The overall goals of our project remain unchanged from our original application: to carry out a program of research to develop non-invasive assessment tools, grounded in known physiological mechanisms, in infants at risk for SIDS and other developmental disorders. To continue this mission we have expanded our approach and our multidisciplinary team of perinatal researchers in order to develop new risk indices as early as possible In the life of the fetus and young infant. Over the next Ave years we will be assessing approximately 80 infants/year In the Northern Plains and 100 subjects/year in NYC from the late fetal through the early newborn period. In these studies we propose to incorporate more direct measures of CNS maturation during sleep, as well as more sophisticated analyses of autonomic nervous system regulation in both the fetus and infant in healthy and at-risk populations. Our physiological studies focus on testing both healthy term and at-risk, prematurely born infants in response to physiological challenges associated with changes in sleep state, prone vs supine sleep positions, and orthostatic tilt. These studies are conducted prior to and during the age range of greatest vulnerability for SIDS. In addition to our battery of existing measurements of respiration, heart rate, blood pressure, movement, EEG and temperature, we propose to incorporate new state of the art measures of venous return and tissue perfusion, as we believe these parameters will provide more direct information about the physiological forces that drive responses to alterations in tilt and sleep position. In addition, we will expand our use of fetal ECG monitoring to more comprehensively assess autonomic and cardiac function in the late term fetus. Specifically, with the Monica abdominal fECG device we will investigate maternal/fetal ECG interactions, the effect of uterine activity on fetal heart rate, incidence and variation in fetal arrhythmias, fetal movement and heart rate coupling, patterns of heart rate variability and fetal heart rate response to sound. This new technology will also allow access to markers of perinatal autonomic function in both time and frequency domains, previously only accessible in the infant. We also propose to augment our autonomic challenges to include investigation of arousal and learning. We have found an important cortical component to tilt and a strong relationship of cortical power and synchrony with postconceptlonal age and later outcome. We have also developed analytic toots that can quantify arousal, i.e., cortical activation, in response to sensory stimulation and while learning during Sleep. We propose to extend our investigations of cortical and cerebellar markers of reactivity and learning during sleep In both healthy and high risk premature infants prior to discharge from the hospital and at one month of age. We predict that altered patterns of electrocortical synchrony will be associated with adverse prenatal exposures, both in premature infants and in the high risk sample from the Northern Plains. In these populations we will continue to measure local and distal coherence, as well as high frequency spectral power, parameters we have shown to be altered during tilts and which are affected by sleep positions. The additional EEG measures will provide more comprehensive estimates of individual physiological trajectories following adverse exposures. Consistent with our initial proposal we will export new comprehensive assessment techniques developed in our Columbia laboratories to assess a vulnerable population (Native Americans in the Northern Plains). This work, which in past years was conducted on the Pine Ridge Indian Reservation in South Dakota, was curtailed due to budget cuts in our last application. However, we now plan to merge our efforts with those of another NICHD/NIAAA study being conducted by the PASS netwok in Rapid City, S.D'In these studies, we will measure EEG and autonomic activity as a function of prenatal risk factors in one month old Infants during sleep in both prone and supine positions and in response to a tilt challenge. In summary, our primary hypotheses focus on testing how known risk factors for SIDS (postnatal age, premature birth, sleep position, prenatal exposures) alter physiological function in the fetus and infant. Our long-term objectives are to elucidate physiologic mechanisms that underlie SIDS and to develop age-appropriate, non-invasive tests that will identify infants who are at the greatest risk. These primary hypotheses and goals remain as stated in our original application.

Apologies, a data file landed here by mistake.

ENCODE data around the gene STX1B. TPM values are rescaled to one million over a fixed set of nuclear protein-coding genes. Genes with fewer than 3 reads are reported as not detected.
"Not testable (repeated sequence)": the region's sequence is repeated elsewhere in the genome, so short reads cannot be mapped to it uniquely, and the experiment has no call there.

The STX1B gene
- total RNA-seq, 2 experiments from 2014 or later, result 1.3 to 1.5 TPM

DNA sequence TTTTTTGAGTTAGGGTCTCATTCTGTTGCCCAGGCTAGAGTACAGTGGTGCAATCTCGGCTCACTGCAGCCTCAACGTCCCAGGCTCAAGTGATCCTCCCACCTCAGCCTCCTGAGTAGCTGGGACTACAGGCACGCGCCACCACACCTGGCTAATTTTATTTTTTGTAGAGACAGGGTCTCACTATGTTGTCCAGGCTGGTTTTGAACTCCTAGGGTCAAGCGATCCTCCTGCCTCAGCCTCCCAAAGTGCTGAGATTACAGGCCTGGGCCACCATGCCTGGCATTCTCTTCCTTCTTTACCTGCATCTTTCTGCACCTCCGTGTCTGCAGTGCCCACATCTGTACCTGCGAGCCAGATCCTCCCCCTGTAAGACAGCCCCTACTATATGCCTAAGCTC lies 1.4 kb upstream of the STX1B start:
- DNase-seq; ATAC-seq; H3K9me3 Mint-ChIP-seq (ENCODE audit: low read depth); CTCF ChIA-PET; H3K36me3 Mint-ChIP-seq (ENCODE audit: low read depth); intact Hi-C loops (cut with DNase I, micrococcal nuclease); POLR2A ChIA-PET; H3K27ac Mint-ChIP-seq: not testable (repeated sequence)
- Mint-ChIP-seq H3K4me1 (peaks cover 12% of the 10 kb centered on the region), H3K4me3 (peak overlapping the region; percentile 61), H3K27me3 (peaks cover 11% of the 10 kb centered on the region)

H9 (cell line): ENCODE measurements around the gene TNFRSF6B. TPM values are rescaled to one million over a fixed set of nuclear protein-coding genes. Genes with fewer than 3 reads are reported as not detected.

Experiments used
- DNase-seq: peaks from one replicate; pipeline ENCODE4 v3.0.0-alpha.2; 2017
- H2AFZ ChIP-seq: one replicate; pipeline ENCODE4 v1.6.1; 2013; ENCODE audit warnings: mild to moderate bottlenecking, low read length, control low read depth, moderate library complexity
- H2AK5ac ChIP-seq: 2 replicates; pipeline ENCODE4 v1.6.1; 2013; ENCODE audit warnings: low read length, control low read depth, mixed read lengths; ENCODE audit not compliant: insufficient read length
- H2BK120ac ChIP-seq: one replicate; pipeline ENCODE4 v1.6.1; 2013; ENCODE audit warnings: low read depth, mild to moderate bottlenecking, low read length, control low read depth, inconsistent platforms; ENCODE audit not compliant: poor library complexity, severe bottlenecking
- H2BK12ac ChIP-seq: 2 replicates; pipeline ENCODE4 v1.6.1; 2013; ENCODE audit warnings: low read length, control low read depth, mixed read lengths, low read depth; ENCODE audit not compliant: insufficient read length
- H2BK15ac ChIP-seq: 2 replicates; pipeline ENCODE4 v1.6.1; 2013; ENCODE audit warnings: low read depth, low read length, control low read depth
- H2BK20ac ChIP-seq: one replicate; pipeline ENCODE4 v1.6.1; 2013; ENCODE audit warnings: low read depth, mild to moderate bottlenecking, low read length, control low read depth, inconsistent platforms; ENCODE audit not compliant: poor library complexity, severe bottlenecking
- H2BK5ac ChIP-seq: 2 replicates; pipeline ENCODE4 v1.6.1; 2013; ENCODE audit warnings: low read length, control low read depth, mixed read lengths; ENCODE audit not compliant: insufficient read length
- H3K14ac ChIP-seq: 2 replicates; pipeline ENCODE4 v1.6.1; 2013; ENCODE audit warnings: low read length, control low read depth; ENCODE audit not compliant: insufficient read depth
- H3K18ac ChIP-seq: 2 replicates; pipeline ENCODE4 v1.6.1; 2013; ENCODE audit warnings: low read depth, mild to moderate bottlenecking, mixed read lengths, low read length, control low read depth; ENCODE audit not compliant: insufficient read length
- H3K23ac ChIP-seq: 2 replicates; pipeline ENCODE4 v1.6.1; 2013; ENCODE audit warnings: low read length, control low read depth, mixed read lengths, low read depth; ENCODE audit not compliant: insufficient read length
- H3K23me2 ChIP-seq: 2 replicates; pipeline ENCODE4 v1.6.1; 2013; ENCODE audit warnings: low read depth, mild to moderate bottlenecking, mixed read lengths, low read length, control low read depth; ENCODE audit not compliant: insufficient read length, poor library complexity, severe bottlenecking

Agency
National Institute of Health (NIH)
Institute
Eunice Kennedy Shriver National Institute of Child Health & Human Development (NICHD)
Type
Method to Extend Research in Time (MERIT) Award (R37)
Project #
5R37HD032774-17
Application #
8447516
Study Section
Special Emphasis Panel (NSS)
Program Officer
Willinger, Marian
Project Start
1994-09-30
Project End
2016-03-31
Budget Start
2013-04-01
Budget End
2014-03-31
Support Year
17
Fiscal Year
2013
Total Cost
$426,527
Indirect Cost
$90,832
Name
New York State Psychiatric Institute
Department
Type
DUNS #
167204994
City
New York
State
NY
Country
United States
Zip Code
10032
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Monk, Catherine; Fifer, William P; Myers, Michael M et al. (2011) Effects of maternal breathing rate, psychiatric status, and cortisol on fetal heart rate. Dev Psychobiol 53:221-33
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Fifer, William P; Byrd, Dana L; Kaku, Michelle et al. (2010) Newborn infants learn during sleep. Proc Natl Acad Sci U S A 107:10320-3
Duncan, Jhodie R; Garland, Marianne; Myers, Michael M et al. (2009) Prenatal nicotine-exposure alters fetal autonomic activity and medullary neurotransmitter receptors: implications for sudden infant death syndrome. J Appl Physiol 107:1579-90
Ammari, Amer; Schulze, Karl F; Ohira-Kist, Kiyoko et al. (2009) Effects of body position on thermal, cardiorespiratory and metabolic activity in low birth weight infants. Early Hum Dev 85:497-501